Hookers Point Power Plant

Photo by Nomeus, 2007 - Flurbex.com

Photo Credit: Nomeus, 2007 – A shot of the plant at night, showing power on throughout the facility.

In the late 1930s, war with Japan seemed imminent; construction on a new power plant began to accommodate the needs of the growing population and the nearby Air Force base. Hookers Point Power Plant came online in 1940, a 220-megawatt coal-burning facility consisting of five steam turbine power-generating units. The plant would generate power for the growing Tampa Bay area for the next 46 years.

It wasn’t until 1986 when the plant was removed from service as the plant owners, Tampa Electric, found it more economical. It would only be 4 years before Hookers Power Plant was put back into operation. It would continue operating until 2002, when plans were being made to dismantle the facility.

Photo by Nomeus, 2007 - Flurbex.com

Photo Credit: Nomeus, 2007 – The turbines and generators were among machinery dismantled and removed due to concerns of asbestos.

In 1996, Tampa Electric assigned $570,000 for the dismantling of the plant. In 2002, the facility was shutdown once again and removal of it began. A major part of the project was the removal and disposal of asbestos associated with the five steam turbines. By the end, over 2.5 million pounds of steel and cast iron was removed, with 99% of the copper, nickel, brass and steel recycled.

In 2007, the property was designated a “brownfield” by the Florida Department of Environmental Protection. A brownfield is defined by the FDEP as an abandoned, idled, or underused industrial facility where expansions or redevelopment is complicated by real or perceived environmental contamination.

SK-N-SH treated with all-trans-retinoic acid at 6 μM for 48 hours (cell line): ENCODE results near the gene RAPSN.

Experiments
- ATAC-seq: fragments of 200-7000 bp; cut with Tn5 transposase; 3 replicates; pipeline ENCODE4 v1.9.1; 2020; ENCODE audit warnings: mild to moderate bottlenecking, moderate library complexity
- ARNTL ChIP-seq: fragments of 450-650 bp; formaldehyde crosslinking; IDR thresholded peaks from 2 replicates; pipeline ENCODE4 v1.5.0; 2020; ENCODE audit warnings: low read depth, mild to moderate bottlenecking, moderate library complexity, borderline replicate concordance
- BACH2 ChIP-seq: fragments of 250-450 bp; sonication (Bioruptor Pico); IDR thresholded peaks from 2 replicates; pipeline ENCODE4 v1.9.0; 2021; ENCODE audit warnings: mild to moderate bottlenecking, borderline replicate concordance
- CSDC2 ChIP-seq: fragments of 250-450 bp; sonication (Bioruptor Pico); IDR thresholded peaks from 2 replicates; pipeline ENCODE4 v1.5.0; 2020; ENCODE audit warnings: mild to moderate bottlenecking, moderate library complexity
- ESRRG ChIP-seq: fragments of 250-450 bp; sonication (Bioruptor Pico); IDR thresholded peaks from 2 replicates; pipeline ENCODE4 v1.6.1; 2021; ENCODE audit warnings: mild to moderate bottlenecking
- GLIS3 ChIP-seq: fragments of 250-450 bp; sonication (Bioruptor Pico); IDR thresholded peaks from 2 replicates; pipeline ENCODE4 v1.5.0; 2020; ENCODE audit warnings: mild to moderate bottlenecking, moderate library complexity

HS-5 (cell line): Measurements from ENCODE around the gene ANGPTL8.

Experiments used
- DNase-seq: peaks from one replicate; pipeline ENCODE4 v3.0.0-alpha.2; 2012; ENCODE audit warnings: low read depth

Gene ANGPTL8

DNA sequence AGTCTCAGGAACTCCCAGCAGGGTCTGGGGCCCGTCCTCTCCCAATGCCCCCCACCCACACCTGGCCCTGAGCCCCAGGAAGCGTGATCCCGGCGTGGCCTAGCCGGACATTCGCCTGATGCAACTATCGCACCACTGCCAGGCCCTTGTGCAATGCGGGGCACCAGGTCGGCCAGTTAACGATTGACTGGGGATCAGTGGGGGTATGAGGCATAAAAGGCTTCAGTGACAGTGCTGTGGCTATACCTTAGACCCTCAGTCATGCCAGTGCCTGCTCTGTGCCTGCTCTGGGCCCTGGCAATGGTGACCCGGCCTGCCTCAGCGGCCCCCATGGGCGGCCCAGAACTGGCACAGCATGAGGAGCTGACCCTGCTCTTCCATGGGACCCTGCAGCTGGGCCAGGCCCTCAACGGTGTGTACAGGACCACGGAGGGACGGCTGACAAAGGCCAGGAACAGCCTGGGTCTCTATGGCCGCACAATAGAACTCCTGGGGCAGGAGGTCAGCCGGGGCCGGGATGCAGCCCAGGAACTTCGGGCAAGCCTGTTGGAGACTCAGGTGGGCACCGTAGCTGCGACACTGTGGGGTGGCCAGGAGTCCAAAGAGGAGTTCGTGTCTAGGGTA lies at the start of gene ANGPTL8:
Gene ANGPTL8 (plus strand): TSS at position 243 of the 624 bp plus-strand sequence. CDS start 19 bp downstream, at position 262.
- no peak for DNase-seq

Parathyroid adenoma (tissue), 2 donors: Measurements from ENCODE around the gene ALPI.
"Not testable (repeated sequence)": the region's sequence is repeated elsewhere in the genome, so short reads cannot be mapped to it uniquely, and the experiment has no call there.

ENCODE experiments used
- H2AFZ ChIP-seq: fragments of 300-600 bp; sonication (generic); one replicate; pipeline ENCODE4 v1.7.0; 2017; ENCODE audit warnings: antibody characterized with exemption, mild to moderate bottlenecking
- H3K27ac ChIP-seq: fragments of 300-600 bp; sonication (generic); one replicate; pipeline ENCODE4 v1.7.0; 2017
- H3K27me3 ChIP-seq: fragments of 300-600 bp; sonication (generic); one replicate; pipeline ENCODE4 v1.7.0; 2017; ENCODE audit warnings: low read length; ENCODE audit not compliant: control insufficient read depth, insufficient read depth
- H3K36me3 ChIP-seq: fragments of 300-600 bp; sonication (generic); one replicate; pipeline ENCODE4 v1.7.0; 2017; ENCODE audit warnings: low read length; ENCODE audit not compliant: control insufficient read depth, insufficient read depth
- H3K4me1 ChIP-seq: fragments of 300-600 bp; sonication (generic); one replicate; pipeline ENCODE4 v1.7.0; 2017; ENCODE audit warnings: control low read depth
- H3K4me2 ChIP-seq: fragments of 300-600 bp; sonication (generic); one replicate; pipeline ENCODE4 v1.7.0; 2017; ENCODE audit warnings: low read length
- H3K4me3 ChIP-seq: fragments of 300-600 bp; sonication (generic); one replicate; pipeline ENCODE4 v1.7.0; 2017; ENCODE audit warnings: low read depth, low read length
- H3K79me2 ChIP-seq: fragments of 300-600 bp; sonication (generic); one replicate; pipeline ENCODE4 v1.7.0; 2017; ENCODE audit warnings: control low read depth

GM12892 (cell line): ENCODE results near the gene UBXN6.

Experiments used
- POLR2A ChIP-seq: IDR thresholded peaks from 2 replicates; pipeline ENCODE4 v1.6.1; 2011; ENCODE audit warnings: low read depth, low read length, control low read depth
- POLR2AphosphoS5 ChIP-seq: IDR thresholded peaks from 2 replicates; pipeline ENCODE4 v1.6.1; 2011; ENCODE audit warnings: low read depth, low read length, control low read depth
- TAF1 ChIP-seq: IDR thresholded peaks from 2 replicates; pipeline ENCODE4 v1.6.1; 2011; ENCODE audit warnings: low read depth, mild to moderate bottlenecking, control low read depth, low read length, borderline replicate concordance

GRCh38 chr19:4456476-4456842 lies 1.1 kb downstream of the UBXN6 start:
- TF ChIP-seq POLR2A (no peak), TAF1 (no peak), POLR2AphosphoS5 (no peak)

Demolition and dismantling ended in January 2009.

  • Photographer: Nomeus
    Year Taken: 2007
    Website: FLURBEX


  1. Rhett Mikols on

    Energy; it takes so much to create and maintain. Nuclear is not the option. We need to go to solar for each house and business. We are to dependent on our cars because the way communities is designed was to make us like slaves to the oil companies.

  2. Pingback: Vicente Guerra Cigar Factory – Florida's Forgotten History

  3. Bullet! this is great stuff! astounding shots of big industrial scale complexity!!!
    i’ve been trying to locate siteslike this but not much luck.. so this is a good exciting start.
    i did some shots of power plant at Apollo Beach and seriously got hasseled/threatened by Homeland Security guys! and some good shots of Sutton Point (Tampa – east) power plant being demolished. will post here later…
    Any planned adventures??? email me… i’d really dig going with somebody that appreciates this type stuff! Jeff

    • Thanks Jeff.

      I can’t take credit for the photos as that’s Nomeus’ work, the research and history is my work though. If you’re interested, check out http://www.flurbex.com, the best and only urban exploring group in Florida.

  4. Great shots. I wanted to explore this when I starting working with Hendry Corporation (the last owner and demolisher). Hendry Corporation execs. have discovered your site and pictures and by their comments really enjoyed them. Sadly it was demoslished before I had the time to explore. Thank you posting the pictures so at least I could get an idea what it looked like inside.

    BTW: Rhett – “Get a Life!”

  5. The plant did not use coal as fuel. It burned #6 fuel oil in the boilers. It is a very thick black oil that has to be heated to about 220F in order to flow well.

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